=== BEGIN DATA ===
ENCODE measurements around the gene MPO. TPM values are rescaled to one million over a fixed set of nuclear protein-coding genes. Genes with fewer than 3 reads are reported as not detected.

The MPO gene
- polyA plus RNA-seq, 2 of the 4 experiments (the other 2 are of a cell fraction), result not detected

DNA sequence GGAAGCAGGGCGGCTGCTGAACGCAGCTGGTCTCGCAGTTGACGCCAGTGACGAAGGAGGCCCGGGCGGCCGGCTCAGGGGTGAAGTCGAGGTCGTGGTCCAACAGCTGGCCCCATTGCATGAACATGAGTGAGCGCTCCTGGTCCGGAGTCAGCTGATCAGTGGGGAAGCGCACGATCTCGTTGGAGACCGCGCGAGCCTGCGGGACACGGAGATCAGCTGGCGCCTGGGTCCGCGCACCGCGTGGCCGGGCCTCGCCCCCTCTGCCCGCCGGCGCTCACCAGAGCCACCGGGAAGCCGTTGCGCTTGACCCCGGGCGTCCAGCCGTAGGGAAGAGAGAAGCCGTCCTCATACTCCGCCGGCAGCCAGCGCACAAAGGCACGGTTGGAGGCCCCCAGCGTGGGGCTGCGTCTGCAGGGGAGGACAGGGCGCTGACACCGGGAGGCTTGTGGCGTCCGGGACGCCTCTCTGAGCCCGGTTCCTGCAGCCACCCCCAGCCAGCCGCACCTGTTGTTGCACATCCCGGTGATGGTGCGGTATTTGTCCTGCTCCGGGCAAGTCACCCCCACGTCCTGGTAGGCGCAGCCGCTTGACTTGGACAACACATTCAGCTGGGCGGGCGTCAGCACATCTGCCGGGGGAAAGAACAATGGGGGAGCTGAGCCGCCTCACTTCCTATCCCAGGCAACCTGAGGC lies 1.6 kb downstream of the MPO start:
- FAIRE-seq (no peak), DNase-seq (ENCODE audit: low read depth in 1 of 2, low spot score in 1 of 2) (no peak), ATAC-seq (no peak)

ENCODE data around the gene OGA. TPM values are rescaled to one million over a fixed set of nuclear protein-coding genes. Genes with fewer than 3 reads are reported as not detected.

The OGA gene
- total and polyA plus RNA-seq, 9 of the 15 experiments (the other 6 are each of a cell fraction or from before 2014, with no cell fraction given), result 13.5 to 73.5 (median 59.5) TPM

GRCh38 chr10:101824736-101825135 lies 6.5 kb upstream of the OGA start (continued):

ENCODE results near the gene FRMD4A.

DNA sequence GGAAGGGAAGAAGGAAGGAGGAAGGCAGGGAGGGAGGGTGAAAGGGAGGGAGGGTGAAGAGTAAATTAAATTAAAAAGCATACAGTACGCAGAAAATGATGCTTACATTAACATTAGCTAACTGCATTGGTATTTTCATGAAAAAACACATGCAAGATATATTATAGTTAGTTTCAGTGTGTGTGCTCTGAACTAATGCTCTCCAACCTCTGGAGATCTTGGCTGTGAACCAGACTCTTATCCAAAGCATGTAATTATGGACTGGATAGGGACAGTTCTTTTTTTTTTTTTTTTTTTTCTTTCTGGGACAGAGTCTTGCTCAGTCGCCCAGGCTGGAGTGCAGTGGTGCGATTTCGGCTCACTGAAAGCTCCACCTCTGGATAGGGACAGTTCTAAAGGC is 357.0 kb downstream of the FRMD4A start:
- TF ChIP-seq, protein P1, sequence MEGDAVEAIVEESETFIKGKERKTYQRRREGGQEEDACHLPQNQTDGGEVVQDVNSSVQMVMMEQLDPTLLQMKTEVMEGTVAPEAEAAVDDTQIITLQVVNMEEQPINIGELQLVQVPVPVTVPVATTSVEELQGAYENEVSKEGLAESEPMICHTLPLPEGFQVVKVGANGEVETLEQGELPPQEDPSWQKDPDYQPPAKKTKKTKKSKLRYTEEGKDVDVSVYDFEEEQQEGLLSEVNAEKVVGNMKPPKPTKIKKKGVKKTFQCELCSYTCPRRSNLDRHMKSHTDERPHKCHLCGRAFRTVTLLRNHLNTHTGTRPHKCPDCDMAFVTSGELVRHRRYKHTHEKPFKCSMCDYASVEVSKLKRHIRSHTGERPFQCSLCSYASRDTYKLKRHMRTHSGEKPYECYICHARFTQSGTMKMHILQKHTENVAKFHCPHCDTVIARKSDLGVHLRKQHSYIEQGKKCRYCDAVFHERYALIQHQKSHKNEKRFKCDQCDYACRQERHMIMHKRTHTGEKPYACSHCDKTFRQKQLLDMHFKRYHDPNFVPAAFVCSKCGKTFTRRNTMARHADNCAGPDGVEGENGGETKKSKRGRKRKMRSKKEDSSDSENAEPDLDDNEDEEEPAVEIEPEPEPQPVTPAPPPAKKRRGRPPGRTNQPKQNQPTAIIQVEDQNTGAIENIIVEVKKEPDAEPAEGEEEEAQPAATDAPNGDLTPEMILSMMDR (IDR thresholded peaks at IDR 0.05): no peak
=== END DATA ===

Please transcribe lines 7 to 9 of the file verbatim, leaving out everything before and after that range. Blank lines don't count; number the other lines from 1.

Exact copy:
The OGA gene
- total and polyA plus RNA-seq, 9 of the 15 experiments (the other 6 are each of a cell fraction or from before 2014, with no cell fraction given), result 13.5 to 73.5 (median 59.5) TPM

GRCh38 chr10:101824736-101825135 lies 6.5 kb upstream of the OGA start (continued):